||An Investigation on Teacher Assistant Efficacy - A Case Study of Tamkang University
||Department of English
||教師效能的研究者指出，高效能的老師不但可以改變學生的學習成效與動機，更能影響自身的教學策略、教室經營及學生參與。因此，一位高效能的老師往往被認為是一位有效的老師。然而在台灣，助教效能的實證研究仍相當缺乏，本研究旨在探討助教與學生對於一位有效的助教的效能程度是否有差異。進而探討助教本身的理想我與真實我。本研究共有26位助教與144位學生參與。研究方法為調查法與面訪法，使用三份改編自Tschannen-Moran & Woolfolk Hoy (2001)的問卷與一份自編訪談題目。問卷的量性分析方法包括描述性統計、推論性統計和t考驗，而訪談的質量分析方法則是選用類別內容分析法。研究結果顯示助教與學生都認為一位有效的助教的效能，以重要排序，分別為教學策略、教室經營，最後則為學生參與。由t考驗證實，前兩項有達到顯著性差異，最後一者則無。而結論更證實，比起理想我之效能，助教們的現實效能低落許多。而助教們更表示學生人數是最主要影響他們效能的主要因素之一。
||Researchers of teacher efficacy have often suggested that teachers with high self efficacy can influence not only student outcomes and motivation, but also their own instructional strategies, classroom management, and student engagement. Therefore, a high efficacious teacher is usually referred to as an effective teacher. However, research which has empirically documented the efficacy of an effective assistant teacher (TA) in Taiwan is scant. Hence, present study revealed the TAs’ and the students’ perspectives on the extent of efficacy an effective TA should have, and then compared the perspectives of the TAs and the students. Further, this study also investigated the TAs’ real self and ideal self. A total of 26 TAs and 144 students participated in the study. This research involved a survey, comprised of three modified versions of Teacher’s Sense of Efficacy Scale with three dimensions, instructional strategies, classroom engagement and student engagement (Tschannen-Moran &Woolfolk Hoy, 2001), and an in-depth interview with interview protocols. The quantitative analysis of the questionnaires was conducted through descriptive statistics, inferential statistics, and t-Test. The qualitative data was analyzed with categorical – content analysis. Results of this study showed that both the TA’s and the students’ perspectives on an effective TA should be most efficacious in instructional strategies, then classroom management, and followed by student engagement. Moreover, the TAs’ and the students’ perspectives on the first two dimensions were significantly different, while there was no significant difference in student engagement between the two groups. The results also proved that the TAs have low real self comparing with their ideal self and revealed that the class size is one of the crucial factors affecting their efficacy.
||TABLE OF CONTENTS
CHAPTER ONE INTRODUCTION 1
Statement of the Problem 4
Purpose of the Study 5
Research Questions 6
Significance of the Study 6
CHAPTER TWO LITERATURE REVIEW 9
Definitions of Teacher Efficacy 9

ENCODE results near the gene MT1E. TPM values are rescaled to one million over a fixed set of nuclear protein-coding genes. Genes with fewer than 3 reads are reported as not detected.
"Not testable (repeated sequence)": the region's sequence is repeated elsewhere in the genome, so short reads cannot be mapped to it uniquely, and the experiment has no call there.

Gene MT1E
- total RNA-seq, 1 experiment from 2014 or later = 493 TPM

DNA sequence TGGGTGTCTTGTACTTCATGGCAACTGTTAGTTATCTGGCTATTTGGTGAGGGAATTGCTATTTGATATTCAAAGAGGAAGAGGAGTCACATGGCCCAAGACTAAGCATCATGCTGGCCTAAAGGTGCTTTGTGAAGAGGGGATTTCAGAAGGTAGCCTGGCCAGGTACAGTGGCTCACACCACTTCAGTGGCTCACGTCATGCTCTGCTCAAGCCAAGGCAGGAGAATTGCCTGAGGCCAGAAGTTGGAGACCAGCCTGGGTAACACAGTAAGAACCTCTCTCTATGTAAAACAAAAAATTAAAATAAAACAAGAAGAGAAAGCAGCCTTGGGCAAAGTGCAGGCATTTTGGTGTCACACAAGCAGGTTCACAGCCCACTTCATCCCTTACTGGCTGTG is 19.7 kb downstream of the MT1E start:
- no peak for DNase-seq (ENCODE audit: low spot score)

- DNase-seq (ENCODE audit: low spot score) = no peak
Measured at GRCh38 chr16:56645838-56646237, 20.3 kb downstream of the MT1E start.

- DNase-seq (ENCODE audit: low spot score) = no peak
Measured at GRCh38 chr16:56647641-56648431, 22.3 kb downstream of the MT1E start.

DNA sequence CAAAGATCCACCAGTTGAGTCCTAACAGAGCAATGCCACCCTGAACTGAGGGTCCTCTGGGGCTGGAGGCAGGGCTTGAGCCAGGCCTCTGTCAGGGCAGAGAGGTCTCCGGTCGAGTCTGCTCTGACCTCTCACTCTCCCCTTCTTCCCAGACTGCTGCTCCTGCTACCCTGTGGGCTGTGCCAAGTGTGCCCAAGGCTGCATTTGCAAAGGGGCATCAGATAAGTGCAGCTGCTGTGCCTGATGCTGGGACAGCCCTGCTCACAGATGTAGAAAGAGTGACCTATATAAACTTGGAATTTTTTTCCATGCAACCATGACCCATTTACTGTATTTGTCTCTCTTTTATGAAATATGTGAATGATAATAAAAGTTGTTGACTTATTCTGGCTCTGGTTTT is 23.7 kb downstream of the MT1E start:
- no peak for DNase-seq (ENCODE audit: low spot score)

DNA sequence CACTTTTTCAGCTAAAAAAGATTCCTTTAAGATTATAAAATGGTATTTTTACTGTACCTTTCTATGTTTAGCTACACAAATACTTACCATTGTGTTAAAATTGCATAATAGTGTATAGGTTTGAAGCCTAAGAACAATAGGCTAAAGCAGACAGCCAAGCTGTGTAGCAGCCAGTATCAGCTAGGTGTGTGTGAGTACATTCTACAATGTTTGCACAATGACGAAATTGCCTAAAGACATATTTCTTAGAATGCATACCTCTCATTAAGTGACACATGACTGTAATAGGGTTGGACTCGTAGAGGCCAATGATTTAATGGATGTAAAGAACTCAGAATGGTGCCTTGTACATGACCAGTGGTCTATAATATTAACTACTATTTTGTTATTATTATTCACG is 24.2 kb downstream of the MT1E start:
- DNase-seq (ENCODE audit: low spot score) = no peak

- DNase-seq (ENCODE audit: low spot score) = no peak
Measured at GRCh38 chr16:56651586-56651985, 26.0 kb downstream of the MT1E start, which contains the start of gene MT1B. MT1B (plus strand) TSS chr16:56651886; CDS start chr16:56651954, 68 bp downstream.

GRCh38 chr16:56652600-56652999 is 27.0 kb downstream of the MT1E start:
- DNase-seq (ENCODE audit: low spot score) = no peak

Theories of Teacher Efficacy 10
Locus Control Theory 10
Self-Efficacy vs. Self Concept 15
Development of Teacher Efficacy 20
Teacher Efficacy 20
Measurements of Teacher Efficacy 22
Rand Measures 22
Teacher Efficacy Scale 23
Ohio State Teacher Efficacy Scale 24
Studies on Teacher Efficacy in Teaching Field 25
Efficacy for Instructional Strategies 26
Efficacy for Classroom Management 31
Efficacy for Student Engagement 38
CHAPTER THREE METHODOLOGY 43
Research Design 43
Teacher Assistants 45
Questionnaires for TAs and Students 47
Expert Validity 49
The First Revision 50
The Second Revision 51
The Third Revision 52
Interview Protocol 53
Data Collection and Analysis 55
CHAPTER FOUR RESULTS AND DISCUSSION 59
TAs’ Perspectives 59
Students’ Perspectives 63
Comparison of TAs’ and Students’ Perspectives 69
Comparison of TAs’ Perspectives and TAs’ Self Efficacy 75
CHAPTER FIVE CONCLUSION 95
Pedagogical Implications 97
Limitations of the Study and Recommendations for Future Research 99
Appendix A Evaluation for TAs 113
Appendix B Effective TA Efficacy Questionnaire for TAs 114
Appendix C TA Efficacy Scale 117
Appendix D Effective TA Efficacy Questionnaire for Students 120
Appendix E The First Revision 123
Appendix F The Second Revision 124
Appendix G The Third Revision 125
Appendix H Interview Protocol 126
List of Tables
Table 1 Name of the Three Questionnaires and the Items in Questionnaires 48
Table 2 Explanation of the Coding System 58
Table 3 Mean Scores for the TAs’ Perspectives in Various Dimensions on Effective TA Efficacy Questionnaire for TAs 60
Table 4 Mean Scores for TAs in Each Item on Effective TA Efficacy Questionnaire for TAs 61
Table 5 Mean Scores for the Students’ Perspectives in Various Dimensions on Effective TA Efficacy Questionnaire for Students 64
Table 6 Mean Scores for Students in Each Item on Effective TA Efficacy Questionnaire for Students 66
Table 7 The Suggestions for Effective TA Efficacy on Effective TA Efficacy Questionnaire for Students 67
Table 8 The t-Test of An Effective TA between All TAs and Students 70
Table 9 The t-Test of An Effective TA for Instructional Strategies between All TAs and Students 71
Table 10 The t-Test of An Effective TA for Class Management between All TAs and Students 71
Table 11 The t-Test of An Effective TA for Student Engagement between All TAs and Students 71
Table 12 Comparison of Mean Scores and SD for TAs and Students in Each Item on Effective TA Efficacy Questionnaire for TAs and Effective TA Efficacy Questionnaire for Students 72
Table 13 Effective TA Efficacy Questionnaire for TAs vs. TA Efficacy Scale 76
Table 14 Instructional Strategies-Effective TA Efficacy Questionnaire for TAs vs. TA Efficacy Scale 77
Table 15 Classroom Management- Effective TA Efficacy Questionnaire for TAs vs. Self Efficacy Scale 77
Table 16 Student Engagement- Effective TA Efficacy Questionnaire for TAs vs. TA Efficacy Scale 77
Table 17 Comparison of Mean Scores and SD for TAs in Each Item on Effective TA Efficacy Questionnaire for TAs vs. TA Efficacy Scale 81
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